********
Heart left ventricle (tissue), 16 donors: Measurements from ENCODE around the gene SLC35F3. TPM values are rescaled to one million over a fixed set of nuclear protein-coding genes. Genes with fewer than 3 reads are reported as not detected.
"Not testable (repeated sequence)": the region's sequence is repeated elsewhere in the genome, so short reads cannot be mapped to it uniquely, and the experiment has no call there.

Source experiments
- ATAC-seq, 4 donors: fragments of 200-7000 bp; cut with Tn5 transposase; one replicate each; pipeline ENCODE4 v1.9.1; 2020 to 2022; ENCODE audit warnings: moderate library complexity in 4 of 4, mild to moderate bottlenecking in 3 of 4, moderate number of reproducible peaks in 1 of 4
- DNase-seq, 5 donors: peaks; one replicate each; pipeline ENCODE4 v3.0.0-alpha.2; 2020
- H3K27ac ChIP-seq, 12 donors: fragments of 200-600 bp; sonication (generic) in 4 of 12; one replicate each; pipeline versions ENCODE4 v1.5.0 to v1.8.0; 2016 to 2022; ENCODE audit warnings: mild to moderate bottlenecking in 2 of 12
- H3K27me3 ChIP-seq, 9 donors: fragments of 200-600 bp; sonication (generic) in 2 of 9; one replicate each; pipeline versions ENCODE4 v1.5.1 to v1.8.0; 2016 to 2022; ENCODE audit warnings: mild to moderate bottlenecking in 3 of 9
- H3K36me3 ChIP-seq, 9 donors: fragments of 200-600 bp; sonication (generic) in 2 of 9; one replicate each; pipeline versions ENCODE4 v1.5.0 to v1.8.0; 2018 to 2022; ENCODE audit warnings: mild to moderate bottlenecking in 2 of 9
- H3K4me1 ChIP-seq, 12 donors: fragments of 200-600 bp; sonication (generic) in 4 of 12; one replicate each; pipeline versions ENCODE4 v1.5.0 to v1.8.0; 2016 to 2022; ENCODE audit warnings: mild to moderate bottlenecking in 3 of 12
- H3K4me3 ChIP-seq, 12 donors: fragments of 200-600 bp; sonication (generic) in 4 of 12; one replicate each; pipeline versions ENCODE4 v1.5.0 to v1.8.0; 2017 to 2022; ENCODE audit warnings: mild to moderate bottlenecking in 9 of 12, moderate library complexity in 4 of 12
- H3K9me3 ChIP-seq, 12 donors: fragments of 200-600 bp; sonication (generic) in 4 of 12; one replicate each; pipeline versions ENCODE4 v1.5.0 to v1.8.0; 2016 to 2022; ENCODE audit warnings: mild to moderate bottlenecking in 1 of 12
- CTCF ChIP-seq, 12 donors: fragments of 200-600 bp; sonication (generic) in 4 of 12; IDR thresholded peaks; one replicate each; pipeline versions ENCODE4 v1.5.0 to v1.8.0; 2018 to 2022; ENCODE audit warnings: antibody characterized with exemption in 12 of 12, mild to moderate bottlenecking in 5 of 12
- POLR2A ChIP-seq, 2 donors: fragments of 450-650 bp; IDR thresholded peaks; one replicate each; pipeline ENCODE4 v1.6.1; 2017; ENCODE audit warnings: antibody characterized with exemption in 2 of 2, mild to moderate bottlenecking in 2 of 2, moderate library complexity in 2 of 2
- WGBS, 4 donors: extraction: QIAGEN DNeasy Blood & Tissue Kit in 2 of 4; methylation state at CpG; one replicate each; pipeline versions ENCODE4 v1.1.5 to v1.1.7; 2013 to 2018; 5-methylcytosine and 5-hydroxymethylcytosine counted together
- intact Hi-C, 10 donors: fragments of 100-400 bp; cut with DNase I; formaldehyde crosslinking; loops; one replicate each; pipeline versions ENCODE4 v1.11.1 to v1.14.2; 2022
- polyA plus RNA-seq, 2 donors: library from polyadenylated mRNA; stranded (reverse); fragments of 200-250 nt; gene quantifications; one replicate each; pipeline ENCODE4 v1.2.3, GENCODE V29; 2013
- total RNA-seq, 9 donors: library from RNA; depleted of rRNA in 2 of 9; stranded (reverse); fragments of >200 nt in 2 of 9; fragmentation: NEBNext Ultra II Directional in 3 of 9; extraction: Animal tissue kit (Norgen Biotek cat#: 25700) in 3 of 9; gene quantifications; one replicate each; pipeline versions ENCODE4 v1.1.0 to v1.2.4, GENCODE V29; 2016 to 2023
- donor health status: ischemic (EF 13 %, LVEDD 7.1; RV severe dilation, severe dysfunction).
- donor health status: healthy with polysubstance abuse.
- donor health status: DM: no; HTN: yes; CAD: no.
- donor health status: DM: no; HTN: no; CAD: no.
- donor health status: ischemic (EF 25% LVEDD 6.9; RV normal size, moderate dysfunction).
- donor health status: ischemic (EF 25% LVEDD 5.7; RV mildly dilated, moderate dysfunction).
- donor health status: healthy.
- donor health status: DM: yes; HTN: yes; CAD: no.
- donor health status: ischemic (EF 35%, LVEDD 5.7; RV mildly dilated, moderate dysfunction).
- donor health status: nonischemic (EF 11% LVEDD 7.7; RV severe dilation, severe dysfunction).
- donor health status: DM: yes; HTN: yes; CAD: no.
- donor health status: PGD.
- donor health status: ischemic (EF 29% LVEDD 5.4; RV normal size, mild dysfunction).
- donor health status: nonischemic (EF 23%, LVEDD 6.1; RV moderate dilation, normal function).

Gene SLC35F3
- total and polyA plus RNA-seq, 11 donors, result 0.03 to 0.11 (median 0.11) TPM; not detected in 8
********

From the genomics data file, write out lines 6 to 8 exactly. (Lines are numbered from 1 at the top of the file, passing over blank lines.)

- H3K27ac ChIP-seq, 12 donors: fragments of 200-600 bp; sonication (generic) in 4 of 12; one replicate each; pipeline versions ENCODE4 v1.5.0 to v1.8.0; 2016 to 2022; ENCODE audit warnings: mild to moderate bottlenecking in 2 of 12
- H3K27me3 ChIP-seq, 9 donors: fragments of 200-600 bp; sonication (generic) in 2 of 9; one replicate each; pipeline versions ENCODE4 v1.5.1 to v1.8.0; 2016 to 2022; ENCODE audit warnings: mild to moderate bottlenecking in 3 of 9
- H3K36me3 ChIP-seq, 9 donors: fragments of 200-600 bp; sonication (generic) in 2 of 9; one replicate each; pipeline versions ENCODE4 v1.5.0 to v1.8.0; 2018 to 2022; ENCODE audit warnings: mild to moderate bottlenecking in 2 of 9